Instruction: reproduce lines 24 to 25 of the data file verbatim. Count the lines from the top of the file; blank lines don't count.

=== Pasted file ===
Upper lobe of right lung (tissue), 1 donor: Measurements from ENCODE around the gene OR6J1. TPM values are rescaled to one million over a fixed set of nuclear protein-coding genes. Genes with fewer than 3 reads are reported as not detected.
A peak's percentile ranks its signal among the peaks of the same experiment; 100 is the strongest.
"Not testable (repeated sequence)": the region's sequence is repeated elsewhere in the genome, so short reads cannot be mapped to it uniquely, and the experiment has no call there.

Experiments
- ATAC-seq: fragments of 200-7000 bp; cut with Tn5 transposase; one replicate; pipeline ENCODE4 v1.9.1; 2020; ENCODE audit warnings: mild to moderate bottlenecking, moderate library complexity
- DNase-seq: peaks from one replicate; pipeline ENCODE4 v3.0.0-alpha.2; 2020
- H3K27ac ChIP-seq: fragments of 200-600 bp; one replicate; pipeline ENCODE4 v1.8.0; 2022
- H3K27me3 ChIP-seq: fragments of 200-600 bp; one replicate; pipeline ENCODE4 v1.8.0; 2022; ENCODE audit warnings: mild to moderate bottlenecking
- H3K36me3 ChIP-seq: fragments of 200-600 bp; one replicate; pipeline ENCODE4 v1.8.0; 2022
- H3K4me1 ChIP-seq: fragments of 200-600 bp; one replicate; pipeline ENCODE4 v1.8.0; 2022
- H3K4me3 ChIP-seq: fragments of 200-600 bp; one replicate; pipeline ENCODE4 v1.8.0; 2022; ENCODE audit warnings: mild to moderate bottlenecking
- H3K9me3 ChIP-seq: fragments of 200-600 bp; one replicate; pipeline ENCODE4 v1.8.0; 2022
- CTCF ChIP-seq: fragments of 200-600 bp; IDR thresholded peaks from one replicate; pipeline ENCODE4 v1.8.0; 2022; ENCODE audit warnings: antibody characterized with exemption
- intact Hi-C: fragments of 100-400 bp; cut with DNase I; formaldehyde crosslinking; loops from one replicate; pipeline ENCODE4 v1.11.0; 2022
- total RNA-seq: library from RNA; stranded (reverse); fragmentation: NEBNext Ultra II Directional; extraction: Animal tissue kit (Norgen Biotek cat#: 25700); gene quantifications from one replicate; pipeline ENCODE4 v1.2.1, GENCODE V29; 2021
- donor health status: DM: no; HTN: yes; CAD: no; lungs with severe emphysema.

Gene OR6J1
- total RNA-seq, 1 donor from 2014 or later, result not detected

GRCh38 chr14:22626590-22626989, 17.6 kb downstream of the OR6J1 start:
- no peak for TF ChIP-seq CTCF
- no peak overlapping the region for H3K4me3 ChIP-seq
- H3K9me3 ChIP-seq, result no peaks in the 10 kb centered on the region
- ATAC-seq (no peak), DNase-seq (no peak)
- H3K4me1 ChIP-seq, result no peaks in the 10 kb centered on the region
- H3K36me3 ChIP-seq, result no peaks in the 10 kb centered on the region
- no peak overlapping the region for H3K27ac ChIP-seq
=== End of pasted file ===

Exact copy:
- H3K4me1 ChIP-seq, result no peaks in the 10 kb centered on the region
- H3K36me3 ChIP-seq, result no peaks in the 10 kb centered on the region